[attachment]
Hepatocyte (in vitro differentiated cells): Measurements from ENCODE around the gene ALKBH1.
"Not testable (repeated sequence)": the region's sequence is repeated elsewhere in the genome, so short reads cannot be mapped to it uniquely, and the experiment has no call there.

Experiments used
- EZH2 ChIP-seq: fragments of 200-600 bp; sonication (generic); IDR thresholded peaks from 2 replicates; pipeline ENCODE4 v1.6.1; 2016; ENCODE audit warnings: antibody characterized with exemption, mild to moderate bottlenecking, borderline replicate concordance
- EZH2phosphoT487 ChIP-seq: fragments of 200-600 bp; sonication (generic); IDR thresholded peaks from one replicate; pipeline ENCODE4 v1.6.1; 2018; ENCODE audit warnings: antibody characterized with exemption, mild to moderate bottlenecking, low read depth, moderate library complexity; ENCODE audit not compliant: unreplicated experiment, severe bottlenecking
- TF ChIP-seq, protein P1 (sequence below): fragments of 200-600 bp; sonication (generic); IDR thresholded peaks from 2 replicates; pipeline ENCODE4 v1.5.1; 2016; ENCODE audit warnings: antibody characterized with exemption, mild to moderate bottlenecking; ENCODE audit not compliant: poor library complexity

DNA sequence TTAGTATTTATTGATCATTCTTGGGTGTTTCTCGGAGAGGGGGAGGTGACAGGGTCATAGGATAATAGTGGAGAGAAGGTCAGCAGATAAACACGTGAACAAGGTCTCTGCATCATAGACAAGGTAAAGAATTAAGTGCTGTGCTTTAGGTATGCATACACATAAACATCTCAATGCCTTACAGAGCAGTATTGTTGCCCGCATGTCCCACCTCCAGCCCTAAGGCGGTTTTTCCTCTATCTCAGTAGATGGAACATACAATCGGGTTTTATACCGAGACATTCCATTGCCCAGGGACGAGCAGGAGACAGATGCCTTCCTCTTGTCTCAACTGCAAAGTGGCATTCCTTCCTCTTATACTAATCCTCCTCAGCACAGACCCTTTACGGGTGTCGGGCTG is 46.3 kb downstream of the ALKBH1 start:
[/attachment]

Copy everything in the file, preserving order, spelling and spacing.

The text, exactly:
Hepatocyte (in vitro differentiated cells): Measurements from ENCODE around the gene ALKBH1.
"Not testable (repeated sequence)": the region's sequence is repeated elsewhere in the genome, so short reads cannot be mapped to it uniquely, and the experiment has no call there.

Experiments used
- EZH2 ChIP-seq: fragments of 200-600 bp; sonication (generic); IDR thresholded peaks from 2 replicates; pipeline ENCODE4 v1.6.1; 2016; ENCODE audit warnings: antibody characterized with exemption, mild to moderate bottlenecking, borderline replicate concordance
- EZH2phosphoT487 ChIP-seq: fragments of 200-600 bp; sonication (generic); IDR thresholded peaks from one replicate; pipeline ENCODE4 v1.6.1; 2018; ENCODE audit warnings: antibody characterized with exemption, mild to moderate bottlenecking, low read depth, moderate library complexity; ENCODE audit not compliant: unreplicated experiment, severe bottlenecking
- TF ChIP-seq, protein P1 (sequence below): fragments of 200-600 bp; sonication (generic); IDR thresholded peaks from 2 replicates; pipeline ENCODE4 v1.5.1; 2016; ENCODE audit warnings: antibody characterized with exemption, mild to moderate bottlenecking; ENCODE audit not compliant: poor library complexity

DNA sequence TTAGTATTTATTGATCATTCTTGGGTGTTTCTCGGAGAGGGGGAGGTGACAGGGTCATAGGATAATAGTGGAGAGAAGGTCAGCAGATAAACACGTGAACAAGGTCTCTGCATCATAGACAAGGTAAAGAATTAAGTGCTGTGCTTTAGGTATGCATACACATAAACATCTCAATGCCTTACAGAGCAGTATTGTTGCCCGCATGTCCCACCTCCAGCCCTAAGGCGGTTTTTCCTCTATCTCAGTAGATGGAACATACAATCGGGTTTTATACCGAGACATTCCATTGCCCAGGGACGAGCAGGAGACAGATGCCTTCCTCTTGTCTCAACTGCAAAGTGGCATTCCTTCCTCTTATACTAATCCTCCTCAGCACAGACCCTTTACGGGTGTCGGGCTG is 46.3 kb downstream of the ALKBH1 start: